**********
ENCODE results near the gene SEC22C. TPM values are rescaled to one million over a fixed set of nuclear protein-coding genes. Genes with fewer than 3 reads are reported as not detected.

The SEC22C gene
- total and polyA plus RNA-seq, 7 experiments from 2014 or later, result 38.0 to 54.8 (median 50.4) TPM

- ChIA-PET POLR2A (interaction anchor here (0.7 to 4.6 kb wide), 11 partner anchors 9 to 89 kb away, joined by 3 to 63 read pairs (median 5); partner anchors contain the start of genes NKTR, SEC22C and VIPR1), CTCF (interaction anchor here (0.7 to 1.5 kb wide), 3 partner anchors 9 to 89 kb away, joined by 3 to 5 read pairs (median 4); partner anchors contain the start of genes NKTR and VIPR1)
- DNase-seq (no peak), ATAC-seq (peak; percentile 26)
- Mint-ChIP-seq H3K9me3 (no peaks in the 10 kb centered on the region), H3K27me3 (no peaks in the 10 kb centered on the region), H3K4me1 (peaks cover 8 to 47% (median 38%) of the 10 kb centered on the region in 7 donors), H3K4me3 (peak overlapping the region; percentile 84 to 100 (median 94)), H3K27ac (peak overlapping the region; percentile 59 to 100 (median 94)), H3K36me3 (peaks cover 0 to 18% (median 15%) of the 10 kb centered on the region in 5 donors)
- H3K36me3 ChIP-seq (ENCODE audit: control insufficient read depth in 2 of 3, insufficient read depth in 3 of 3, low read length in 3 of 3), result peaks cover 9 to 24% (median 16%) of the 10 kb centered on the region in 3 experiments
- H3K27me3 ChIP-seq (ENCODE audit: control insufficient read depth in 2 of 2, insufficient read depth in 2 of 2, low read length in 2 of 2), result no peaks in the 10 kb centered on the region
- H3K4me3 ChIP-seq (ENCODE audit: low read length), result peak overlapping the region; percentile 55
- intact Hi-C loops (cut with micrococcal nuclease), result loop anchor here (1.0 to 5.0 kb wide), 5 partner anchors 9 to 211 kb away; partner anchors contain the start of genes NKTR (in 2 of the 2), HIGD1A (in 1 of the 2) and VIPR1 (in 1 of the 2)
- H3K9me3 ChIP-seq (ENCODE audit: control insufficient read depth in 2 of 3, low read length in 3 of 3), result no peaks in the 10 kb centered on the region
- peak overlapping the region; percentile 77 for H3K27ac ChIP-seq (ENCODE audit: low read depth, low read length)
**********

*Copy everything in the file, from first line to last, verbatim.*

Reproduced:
ENCODE results near the gene SEC22C. TPM values are rescaled to one million over a fixed set of nuclear protein-coding genes. Genes with fewer than 3 reads are reported as not detected.

The SEC22C gene
- total and polyA plus RNA-seq, 7 experiments from 2014 or later, result 38.0 to 54.8 (median 50.4) TPM

- ChIA-PET POLR2A (interaction anchor here (0.7 to 4.6 kb wide), 11 partner anchors 9 to 89 kb away, joined by 3 to 63 read pairs (median 5); partner anchors contain the start of genes NKTR, SEC22C and VIPR1), CTCF (interaction anchor here (0.7 to 1.5 kb wide), 3 partner anchors 9 to 89 kb away, joined by 3 to 5 read pairs (median 4); partner anchors contain the start of genes NKTR and VIPR1)
- DNase-seq (no peak), ATAC-seq (peak; percentile 26)
- Mint-ChIP-seq H3K9me3 (no peaks in the 10 kb centered on the region), H3K27me3 (no peaks in the 10 kb centered on the region), H3K4me1 (peaks cover 8 to 47% (median 38%) of the 10 kb centered on the region in 7 donors), H3K4me3 (peak overlapping the region; percentile 84 to 100 (median 94)), H3K27ac (peak overlapping the region; percentile 59 to 100 (median 94)), H3K36me3 (peaks cover 0 to 18% (median 15%) of the 10 kb centered on the region in 5 donors)
- H3K36me3 ChIP-seq (ENCODE audit: control insufficient read depth in 2 of 3, insufficient read depth in 3 of 3, low read length in 3 of 3), result peaks cover 9 to 24% (median 16%) of the 10 kb centered on the region in 3 experiments
- H3K27me3 ChIP-seq (ENCODE audit: control insufficient read depth in 2 of 2, insufficient read depth in 2 of 2, low read length in 2 of 2), result no peaks in the 10 kb centered on the region
- H3K4me3 ChIP-seq (ENCODE audit: low read length), result peak overlapping the region; percentile 55
- intact Hi-C loops (cut with micrococcal nuclease), result loop anchor here (1.0 to 5.0 kb wide), 5 partner anchors 9 to 211 kb away; partner anchors contain the start of genes NKTR (in 2 of the 2), HIGD1A (in 1 of the 2) and VIPR1 (in 1 of the 2)
- H3K9me3 ChIP-seq (ENCODE audit: control insufficient read depth in 2 of 3, low read length in 3 of 3), result no peaks in the 10 kb centered on the region
- peak overlapping the region; percentile 77 for H3K27ac ChIP-seq (ENCODE audit: low read depth, low read length)